“I urge Her Majesty’s Government and those responsible for European Union policy to approach the Middle East with a proper and necessary sense of humility. We should recognise that our actions – and indeed, our inaction – have led to the wasted yeas of a so-called peace process, with no real peace and at least three brutal and devastating wars, beginning in 2003.
Our new humility should include a sympathetic understanding of both Israel and Palestine. Israelis remember centuries of persecution, largely in European states, culminating in the Nazi attempt at genocide.
On the other side, we have to understand the pent-up anger and frustration of Palestinians over their sufferings. The Naqba, or disaster, uprooted Palestinians, who now number millions of refugees and exiles scattered through the Middle East and beyond.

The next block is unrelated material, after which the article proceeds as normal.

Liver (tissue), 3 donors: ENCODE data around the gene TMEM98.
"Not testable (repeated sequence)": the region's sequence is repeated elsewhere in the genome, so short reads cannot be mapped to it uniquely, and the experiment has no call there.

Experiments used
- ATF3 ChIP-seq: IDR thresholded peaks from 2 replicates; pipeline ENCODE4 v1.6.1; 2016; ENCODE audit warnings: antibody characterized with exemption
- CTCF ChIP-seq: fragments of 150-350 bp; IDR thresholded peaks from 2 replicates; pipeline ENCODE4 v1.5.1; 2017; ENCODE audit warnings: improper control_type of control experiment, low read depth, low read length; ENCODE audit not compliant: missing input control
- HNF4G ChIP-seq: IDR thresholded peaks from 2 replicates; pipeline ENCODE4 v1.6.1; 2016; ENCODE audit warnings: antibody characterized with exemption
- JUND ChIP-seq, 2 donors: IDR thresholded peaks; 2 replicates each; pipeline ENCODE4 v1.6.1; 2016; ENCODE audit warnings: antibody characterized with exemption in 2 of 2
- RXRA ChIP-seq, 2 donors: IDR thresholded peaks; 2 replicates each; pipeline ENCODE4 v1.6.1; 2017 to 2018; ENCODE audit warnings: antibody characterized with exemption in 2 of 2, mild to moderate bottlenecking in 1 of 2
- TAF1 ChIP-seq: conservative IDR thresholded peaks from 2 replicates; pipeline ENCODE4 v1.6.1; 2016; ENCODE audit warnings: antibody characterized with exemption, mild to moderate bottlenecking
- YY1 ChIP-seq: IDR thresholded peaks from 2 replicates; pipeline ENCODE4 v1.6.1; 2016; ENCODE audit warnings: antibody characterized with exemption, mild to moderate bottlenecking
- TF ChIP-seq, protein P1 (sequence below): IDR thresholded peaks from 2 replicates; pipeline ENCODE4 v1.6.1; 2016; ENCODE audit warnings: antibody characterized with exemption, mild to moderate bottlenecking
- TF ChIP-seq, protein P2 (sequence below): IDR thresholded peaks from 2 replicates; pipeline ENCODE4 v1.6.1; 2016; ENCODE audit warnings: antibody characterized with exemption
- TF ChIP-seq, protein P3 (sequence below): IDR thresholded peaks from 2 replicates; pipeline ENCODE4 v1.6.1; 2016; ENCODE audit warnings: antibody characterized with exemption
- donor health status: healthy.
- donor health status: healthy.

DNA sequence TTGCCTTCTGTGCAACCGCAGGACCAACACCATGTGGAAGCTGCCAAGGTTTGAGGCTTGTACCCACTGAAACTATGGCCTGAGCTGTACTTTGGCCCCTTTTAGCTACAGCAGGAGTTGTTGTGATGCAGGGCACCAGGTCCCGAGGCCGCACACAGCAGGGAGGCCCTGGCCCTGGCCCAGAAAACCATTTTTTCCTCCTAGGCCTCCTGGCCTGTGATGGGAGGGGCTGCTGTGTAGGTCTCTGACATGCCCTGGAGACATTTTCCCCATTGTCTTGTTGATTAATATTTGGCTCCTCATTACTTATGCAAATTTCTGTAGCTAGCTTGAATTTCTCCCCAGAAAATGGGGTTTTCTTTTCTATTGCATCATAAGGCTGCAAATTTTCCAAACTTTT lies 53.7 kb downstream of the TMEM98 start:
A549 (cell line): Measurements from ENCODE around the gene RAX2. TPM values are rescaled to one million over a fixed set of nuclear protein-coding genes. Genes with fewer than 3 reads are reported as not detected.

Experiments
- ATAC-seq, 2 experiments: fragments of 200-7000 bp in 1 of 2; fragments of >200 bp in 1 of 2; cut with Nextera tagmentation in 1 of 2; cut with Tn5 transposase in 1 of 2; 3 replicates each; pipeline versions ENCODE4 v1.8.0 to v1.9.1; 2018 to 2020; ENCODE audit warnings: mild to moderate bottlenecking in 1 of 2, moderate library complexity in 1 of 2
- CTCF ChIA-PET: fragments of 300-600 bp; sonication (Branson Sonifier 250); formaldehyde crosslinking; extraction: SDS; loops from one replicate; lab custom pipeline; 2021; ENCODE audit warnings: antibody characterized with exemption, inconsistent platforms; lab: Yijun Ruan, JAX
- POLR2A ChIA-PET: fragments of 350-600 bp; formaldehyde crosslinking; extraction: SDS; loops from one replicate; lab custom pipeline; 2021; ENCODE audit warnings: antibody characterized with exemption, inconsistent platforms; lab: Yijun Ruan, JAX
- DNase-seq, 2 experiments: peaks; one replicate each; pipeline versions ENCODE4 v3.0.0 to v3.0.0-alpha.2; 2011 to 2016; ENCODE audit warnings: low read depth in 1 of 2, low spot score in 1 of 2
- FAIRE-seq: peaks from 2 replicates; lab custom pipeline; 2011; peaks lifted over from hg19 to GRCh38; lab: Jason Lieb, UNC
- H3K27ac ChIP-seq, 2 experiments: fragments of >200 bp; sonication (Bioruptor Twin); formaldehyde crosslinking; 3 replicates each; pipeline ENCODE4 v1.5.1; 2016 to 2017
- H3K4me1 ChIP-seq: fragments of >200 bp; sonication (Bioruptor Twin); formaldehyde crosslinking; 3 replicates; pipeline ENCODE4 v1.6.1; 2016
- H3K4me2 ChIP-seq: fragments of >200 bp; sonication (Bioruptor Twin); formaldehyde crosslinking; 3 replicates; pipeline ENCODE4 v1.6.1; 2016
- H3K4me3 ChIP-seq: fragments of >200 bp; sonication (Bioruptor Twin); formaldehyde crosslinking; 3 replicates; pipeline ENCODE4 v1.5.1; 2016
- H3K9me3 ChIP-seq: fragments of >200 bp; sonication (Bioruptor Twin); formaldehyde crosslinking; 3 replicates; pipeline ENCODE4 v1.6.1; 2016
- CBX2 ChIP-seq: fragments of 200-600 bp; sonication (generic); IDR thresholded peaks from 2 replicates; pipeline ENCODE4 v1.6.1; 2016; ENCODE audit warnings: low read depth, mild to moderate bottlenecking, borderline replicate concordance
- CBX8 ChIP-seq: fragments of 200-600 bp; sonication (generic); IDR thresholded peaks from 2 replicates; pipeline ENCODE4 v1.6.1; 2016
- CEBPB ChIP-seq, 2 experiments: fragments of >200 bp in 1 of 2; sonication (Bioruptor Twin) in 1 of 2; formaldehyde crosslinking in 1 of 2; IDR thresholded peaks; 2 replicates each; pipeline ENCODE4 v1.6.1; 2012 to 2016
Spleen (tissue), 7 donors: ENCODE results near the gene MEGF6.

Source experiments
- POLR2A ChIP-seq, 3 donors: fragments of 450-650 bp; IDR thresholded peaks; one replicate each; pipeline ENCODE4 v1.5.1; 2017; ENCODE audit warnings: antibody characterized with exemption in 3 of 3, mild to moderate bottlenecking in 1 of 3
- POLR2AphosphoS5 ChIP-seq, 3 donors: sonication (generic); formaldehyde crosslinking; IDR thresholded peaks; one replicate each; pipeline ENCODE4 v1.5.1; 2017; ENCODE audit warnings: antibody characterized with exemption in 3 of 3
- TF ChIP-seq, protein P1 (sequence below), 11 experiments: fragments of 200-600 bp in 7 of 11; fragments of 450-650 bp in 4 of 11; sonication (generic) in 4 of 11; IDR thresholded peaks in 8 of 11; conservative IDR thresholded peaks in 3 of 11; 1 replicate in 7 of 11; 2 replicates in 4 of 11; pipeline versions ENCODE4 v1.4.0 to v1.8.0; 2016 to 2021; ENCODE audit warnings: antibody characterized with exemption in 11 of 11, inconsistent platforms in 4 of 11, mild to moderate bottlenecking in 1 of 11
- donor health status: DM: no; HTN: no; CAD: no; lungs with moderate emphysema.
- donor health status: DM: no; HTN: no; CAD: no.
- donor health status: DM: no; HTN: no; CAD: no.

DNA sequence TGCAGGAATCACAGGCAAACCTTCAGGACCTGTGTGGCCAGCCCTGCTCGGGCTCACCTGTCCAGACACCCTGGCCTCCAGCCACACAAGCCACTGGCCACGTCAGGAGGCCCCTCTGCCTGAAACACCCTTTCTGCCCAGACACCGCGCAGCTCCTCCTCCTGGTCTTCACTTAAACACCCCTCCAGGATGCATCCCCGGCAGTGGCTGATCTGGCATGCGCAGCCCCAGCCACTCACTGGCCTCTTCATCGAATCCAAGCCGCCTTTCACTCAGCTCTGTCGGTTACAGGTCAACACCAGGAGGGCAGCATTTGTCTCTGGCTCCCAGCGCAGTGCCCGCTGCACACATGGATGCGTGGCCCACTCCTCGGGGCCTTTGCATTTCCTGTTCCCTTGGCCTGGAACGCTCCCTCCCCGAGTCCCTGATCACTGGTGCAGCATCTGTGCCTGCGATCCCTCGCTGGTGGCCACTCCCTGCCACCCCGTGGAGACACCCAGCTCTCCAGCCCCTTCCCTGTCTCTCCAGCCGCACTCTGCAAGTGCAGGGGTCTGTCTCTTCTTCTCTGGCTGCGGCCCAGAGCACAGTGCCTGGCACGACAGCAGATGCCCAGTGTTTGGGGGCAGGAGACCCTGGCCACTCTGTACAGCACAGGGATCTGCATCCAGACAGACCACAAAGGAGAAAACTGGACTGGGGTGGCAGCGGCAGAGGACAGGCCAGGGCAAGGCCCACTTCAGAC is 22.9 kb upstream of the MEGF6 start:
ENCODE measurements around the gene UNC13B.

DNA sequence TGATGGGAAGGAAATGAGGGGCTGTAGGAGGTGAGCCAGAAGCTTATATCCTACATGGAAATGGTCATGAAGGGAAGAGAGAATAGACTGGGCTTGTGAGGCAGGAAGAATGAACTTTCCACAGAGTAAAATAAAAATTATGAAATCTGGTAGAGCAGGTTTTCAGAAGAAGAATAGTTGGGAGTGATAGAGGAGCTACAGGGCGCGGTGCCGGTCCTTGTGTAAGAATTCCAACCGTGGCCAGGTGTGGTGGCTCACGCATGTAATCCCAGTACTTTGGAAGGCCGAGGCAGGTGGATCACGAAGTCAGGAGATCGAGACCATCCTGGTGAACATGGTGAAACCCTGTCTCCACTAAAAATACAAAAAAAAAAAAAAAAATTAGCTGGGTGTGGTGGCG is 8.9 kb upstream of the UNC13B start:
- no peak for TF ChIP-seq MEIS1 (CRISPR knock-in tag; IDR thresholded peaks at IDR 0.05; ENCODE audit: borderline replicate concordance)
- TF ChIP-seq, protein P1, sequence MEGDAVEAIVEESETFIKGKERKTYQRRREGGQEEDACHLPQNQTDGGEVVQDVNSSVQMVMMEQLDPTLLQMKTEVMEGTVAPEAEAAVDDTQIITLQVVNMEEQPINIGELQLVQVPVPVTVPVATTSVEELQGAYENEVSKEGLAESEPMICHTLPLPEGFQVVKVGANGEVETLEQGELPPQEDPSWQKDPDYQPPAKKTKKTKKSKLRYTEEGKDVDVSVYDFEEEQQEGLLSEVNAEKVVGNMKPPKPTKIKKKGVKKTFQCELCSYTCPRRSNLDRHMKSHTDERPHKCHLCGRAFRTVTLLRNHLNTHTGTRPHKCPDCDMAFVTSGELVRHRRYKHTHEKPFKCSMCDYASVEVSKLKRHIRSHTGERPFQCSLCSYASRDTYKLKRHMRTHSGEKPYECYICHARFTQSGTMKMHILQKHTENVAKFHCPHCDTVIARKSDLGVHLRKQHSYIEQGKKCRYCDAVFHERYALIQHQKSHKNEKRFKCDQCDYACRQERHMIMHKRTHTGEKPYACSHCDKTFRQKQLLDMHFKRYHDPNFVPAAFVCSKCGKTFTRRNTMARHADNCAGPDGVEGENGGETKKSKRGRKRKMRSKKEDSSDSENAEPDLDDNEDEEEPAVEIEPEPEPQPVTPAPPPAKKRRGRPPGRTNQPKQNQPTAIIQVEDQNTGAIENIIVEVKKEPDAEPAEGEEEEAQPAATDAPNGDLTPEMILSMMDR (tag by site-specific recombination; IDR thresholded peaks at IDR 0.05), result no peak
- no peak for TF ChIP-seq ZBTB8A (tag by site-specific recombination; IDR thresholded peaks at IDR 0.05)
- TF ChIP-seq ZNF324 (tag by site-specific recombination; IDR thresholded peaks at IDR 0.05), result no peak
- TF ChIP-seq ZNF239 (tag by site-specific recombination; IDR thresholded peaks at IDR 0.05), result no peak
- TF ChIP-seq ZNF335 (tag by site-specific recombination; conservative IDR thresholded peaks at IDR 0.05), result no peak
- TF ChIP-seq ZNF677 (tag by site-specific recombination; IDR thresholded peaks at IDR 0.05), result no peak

Both sides long, however, for real peace, bringing with it mutual security, recognition and legitimacy.
The religious leaders in Israel and Palestine have a distinct contribution to make towards real peace.
Unilateral measures, taken by all sides and parties, could also be helpful if they are carefully co-ordinated. I have in mind particularly the release of captives and detainees, and the building of a transport link to connect Gaza and the West Bank.
Our Policy, as I suggested earlier, should be humble but realistic, understanding of basic needs and interests, and patiently working to include all parties in conflict resolution rather than in unsatisfying conflict management. Time, as has been said early today, is not on anyone’s side.
The Minister for Defence, who replied for the Government, was not able to find time to say anything about the Middle East.